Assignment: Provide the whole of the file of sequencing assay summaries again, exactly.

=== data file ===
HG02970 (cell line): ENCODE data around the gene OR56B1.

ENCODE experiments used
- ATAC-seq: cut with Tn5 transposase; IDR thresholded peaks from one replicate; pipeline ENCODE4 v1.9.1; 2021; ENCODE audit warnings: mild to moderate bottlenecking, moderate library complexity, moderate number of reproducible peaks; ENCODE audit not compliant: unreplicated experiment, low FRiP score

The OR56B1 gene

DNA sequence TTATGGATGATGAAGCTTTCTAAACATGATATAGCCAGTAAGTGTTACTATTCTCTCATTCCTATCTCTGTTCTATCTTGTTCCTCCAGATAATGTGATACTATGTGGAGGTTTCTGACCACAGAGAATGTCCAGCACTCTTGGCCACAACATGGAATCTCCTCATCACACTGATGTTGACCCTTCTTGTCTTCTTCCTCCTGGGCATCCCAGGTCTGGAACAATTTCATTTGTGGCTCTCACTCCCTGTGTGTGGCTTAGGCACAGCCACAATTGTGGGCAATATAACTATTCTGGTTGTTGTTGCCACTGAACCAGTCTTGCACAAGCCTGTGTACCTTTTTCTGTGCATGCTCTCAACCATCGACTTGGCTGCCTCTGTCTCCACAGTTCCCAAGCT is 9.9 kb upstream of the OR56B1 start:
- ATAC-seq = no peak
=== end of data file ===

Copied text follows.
HG02970 (cell line): ENCODE data around the gene OR56B1.

ENCODE experiments used
- ATAC-seq: cut with Tn5 transposase; IDR thresholded peaks from one replicate; pipeline ENCODE4 v1.9.1; 2021; ENCODE audit warnings: mild to moderate bottlenecking, moderate library complexity, moderate number of reproducible peaks; ENCODE audit not compliant: unreplicated experiment, low FRiP score

The OR56B1 gene

DNA sequence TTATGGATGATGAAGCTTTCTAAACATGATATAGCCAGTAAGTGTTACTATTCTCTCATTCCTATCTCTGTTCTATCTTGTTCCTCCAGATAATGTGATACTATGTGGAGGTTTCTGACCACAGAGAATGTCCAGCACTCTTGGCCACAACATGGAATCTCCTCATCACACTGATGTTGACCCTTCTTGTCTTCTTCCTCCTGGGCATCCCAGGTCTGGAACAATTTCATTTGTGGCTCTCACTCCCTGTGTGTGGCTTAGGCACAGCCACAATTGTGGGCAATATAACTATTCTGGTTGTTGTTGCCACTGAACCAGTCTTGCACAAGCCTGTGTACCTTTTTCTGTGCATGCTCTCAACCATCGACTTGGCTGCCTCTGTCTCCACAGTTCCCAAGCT is 9.9 kb upstream of the OR56B1 start:
- ATAC-seq = no peak